Homeless Services and Medicaid Enrollment
Health care reform is rolling out to consumers. New insurance coverage for millions took effect on January 1, 2014. Enrollment, however, begins three months sooner.
Beginning October 1, 2013, all consumers had access to information and the ability to enroll in health insurance through the new online Health Insurance Marketplace. In 24 states, the Marketplace also serves as a portal to Medicaid for a new group of enrollees who are eligible under the Affordable Care Act of 2010 (ACA). (For a map showing where your state stands on Medicaid, click here).
In the 24 states expanding Medicaid in 2014, adults with incomes under $15,000 (approximately) will were able to enroll in basic Medicaid benefits. This and other ACA provisions could affect how vulnerable homeless people receive medical services, behavioral health treatment and long-term supports; and how these services are funded in communities. Expansion of Medicaid has the potential to help thousands of homeless people, and possibly to end their homelessness. But it will not help those who are not enrolled.
Communities must plan and prepare to enroll people experiencing homelessness and assure they can benefit as much as possible from Medicaid programs. Frontline service agencies, and their staff who understand vulnerable populations, will fill critical roles, especially in states that choose to cover the new adult group.
- Eligibility decisions are important first steps to guarantee that new applicants are enrolled in programs that best meet their needs. For instance, an applicant who is deemed “medically frail” can have coverage that may be more generous than an applicant who does not meet such criteria.
- Distinct from the new adult coverage group, the ACA also extends Medicaid coverage to young adults who have been in foster care. This provision will take effect in every state in 2014, and eligibility does not have income limits.
In all 50 states, rules and methods of enrolling people in Medicaid will change (or begin to change), under ACA provisions.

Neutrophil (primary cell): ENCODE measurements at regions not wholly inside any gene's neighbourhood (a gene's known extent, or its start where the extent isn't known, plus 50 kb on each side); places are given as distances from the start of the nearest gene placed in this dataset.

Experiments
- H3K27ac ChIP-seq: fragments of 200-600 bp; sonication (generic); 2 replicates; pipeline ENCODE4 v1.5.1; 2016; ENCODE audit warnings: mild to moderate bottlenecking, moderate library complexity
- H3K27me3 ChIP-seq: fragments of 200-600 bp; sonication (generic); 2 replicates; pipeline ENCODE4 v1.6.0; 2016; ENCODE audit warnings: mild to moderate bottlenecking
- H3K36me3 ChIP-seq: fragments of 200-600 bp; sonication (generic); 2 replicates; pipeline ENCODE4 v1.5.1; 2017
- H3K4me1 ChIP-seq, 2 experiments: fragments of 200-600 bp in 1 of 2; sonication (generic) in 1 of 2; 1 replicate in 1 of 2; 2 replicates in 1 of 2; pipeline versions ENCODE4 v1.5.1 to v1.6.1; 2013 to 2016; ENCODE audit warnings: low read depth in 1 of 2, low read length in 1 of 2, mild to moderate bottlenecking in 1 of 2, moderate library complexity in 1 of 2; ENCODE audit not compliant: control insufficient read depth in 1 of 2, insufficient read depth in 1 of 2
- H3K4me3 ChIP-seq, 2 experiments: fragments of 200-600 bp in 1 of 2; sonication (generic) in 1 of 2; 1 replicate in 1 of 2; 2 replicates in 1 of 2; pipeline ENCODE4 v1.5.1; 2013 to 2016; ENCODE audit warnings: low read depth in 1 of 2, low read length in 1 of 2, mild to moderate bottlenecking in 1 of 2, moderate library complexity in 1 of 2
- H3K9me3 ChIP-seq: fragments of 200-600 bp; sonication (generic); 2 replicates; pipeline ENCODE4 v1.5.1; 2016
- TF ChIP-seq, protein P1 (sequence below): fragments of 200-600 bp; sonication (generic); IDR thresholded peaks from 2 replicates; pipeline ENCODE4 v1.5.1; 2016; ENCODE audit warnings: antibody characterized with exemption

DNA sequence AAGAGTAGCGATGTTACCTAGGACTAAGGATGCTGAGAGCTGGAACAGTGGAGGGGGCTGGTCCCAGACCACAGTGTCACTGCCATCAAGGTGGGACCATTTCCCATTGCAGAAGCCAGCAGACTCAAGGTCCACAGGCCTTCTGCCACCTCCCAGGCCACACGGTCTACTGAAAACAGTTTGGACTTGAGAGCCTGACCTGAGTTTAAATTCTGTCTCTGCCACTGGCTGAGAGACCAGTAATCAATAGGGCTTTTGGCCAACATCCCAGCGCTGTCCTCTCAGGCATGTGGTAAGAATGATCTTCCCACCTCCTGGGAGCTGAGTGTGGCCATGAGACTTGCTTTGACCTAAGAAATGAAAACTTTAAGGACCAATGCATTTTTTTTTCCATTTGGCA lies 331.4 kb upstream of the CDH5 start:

- States will be relying more on existing data systems to verify eligibility, and will relax some of their more onerous rules, such as requiring applicants to specify a home address, or produce original birth certificates and proof of residency. The primary entry point for information and action in the new insurance marketplace is healthcare.gov.
- People will also be able to enroll in a streamlined process available by phone, by mail and in person. To see or download a printed version of Marketplace consumer application, which many states will use or adapt to sign up new enrollees, click here.
Helping People Enroll
A great many people who are eligible in the new Medicaid group are unfamiliar with their options and will want in-person assistance to help them enroll. In every state, in-person help will be available for people who to decisions about their health care coverage, including their eligibility for Medicaid or other programs to help them get affordable coverage.
- The different ways to help consumers are explained in this short brief, “Assistance Roles to Help Consumers Apply & Enroll in Health Care Coverage Through the Marketplace.”
- A good place to start, if you want to help, is to reach out to community partners that have been awarded grants to educate consumers and help them enroll. You may be able to partner with a community-based group that has trained staff who understand the options in your state. Grants from the U.S. Department of Health and Human Services (HHS) are supporting enrollment programs through community health centers, mental health organizations, tribal agencies and other groups. The names of participating health centers in your state can be found here. In a number of states, other community groups are receiving federal support for their enrollment efforts.
- For complete information about how to be a leader in outreach and enrollment, visit the website that HHS has created for exactly this purpose: marketplace.cms.gov.